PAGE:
Homeless ‘bill of rights’ passes Assembly committee

California’s homeless “bill of rights” is one step closer to a full vote after being passed by the Assembly Judiciary Committee on Tuesday.

The bill, introduced by Assemblyman Tom Ammiano of San Francisco, would allow homeless people in California to legally sit, sleep and ask for donations in public without the threat of being arrested or cited. The bill would also allow homeless to reside in parks 24/7, regardless of their operating hours.

Ammiano explained the bill’s primary goal was to stop the criminalization of homelessness. Bill supporter and Coalition on Homelessness organizer Lisa Marie Alatorre told the SF Examiner:

“This bill calls for the immediate end of criminalizing homelessness. We need to stop allowing that to be our response to economic problems.”

The proposal lays out a “bill of rights” for people who are homeless including the right to:

“… move freely, rest, solicit donations, pray, meditate, or practice religion, and to eat, share, accept, or give food and water in public spaces without being subject to criminal or civil sanctions, harassment or arrest.”

If passed, the state would also be required to set up “health and hygiene centers” to provide showers and restrooms for the homeless 24 hours a day. Additionally, legal assistance must be available for anyone issued a citation for an activity related to their housing status.

While the state would foot the bill for these costs, the final price tag is still not known. Ammiano told the committee:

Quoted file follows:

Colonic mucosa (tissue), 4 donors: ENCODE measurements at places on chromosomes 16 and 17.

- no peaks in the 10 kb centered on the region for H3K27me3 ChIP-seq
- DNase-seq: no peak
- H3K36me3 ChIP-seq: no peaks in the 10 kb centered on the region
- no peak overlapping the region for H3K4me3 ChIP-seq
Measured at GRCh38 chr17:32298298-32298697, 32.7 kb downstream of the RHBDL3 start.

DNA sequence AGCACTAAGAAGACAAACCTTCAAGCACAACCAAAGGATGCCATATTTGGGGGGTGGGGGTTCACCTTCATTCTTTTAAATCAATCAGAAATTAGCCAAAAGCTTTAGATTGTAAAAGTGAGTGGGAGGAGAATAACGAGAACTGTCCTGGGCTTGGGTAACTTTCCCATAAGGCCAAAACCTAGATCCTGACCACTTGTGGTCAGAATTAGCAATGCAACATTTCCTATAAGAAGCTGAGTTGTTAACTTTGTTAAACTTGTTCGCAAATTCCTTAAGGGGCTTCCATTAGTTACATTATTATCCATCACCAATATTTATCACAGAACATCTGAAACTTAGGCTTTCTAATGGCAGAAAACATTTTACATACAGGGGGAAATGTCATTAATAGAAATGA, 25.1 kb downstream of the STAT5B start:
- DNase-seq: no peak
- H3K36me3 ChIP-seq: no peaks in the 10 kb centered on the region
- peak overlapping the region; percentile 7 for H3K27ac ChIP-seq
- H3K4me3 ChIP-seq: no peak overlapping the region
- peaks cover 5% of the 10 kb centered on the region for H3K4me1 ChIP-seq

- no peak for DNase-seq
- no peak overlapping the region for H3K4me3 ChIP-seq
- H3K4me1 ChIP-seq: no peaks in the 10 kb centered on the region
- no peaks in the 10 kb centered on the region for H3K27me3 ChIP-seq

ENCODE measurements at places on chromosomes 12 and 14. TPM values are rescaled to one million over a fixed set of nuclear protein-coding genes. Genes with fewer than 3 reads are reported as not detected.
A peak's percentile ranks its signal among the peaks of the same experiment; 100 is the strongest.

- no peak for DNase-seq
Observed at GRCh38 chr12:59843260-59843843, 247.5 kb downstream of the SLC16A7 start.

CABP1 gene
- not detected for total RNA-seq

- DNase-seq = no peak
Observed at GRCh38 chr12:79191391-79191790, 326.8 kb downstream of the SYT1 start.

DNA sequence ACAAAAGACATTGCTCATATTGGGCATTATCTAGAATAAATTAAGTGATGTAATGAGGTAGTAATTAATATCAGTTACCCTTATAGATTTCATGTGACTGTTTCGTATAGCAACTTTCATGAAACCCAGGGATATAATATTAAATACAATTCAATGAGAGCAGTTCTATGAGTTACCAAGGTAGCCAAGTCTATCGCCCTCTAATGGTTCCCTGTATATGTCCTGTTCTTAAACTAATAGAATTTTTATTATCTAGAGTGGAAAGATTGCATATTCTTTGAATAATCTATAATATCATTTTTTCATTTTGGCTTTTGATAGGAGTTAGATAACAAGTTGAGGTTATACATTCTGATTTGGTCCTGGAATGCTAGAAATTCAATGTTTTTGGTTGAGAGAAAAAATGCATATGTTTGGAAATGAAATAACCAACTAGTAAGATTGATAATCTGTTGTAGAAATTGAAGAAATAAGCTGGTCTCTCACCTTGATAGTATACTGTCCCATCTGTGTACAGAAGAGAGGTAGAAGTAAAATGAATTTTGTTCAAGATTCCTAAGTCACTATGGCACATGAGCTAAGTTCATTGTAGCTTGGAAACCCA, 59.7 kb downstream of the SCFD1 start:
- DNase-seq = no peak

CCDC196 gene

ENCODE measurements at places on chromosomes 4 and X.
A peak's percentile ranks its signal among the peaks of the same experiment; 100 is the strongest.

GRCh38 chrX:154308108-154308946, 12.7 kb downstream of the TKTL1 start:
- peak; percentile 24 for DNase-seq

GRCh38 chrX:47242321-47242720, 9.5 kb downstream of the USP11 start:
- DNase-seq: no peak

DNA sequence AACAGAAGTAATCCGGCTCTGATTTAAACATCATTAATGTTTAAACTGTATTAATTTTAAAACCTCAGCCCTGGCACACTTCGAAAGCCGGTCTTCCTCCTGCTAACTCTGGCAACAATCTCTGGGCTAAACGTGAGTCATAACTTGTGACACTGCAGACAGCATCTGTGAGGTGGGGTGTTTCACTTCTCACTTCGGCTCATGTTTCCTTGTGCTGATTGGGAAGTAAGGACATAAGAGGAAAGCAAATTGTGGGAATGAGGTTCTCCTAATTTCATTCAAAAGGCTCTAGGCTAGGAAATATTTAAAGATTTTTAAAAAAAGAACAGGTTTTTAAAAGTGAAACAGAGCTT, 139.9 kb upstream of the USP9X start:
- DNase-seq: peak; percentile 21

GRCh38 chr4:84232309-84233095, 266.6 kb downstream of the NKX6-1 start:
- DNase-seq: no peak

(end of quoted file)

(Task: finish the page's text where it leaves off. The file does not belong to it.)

“Citations, arrests and jail time do not solve homelessness. They just route crucial public dollars that could be spent on housing to an already impacted court and corrections system.”

The new proposal would override San Francisco’s sit-lie ordinance passed in 2010 by voters. Sit-lie ordinances, though, would remain enforceable in cities that meet certain criteria, including having available public housing and have not been identified as “an area of concentrated unemployment.”

But sit-lie ordinances would be enforceable if strict criteria are met: the county provides adequate welfare assistance, the city isn’t identified by the U.S. Department of Labor as an area of concentrated unemployment, and the county’s public housing waiting list contains fewer than 50 people.

Assemblyman Donald Wagner, who voted against the bill Tuesday, told the committee:

“The homeless situation in San Francisco is going to be very much different from the homeless situation in Fresno, Los Angeles or central Orange County. By Sacramento passing this law, it doesn’t allow those cities to fix their own problems.”

While many local governments and business groups are in opposition of the bill, they’re probably thankful the current amended version of the bill no longer includes the controversial provision that would have legalized public urination by the homeless.

The legislation, passed by the Assembly Judiciary Committee with a 7-2 vote, will now head to the Assembly Committee on Appropriations.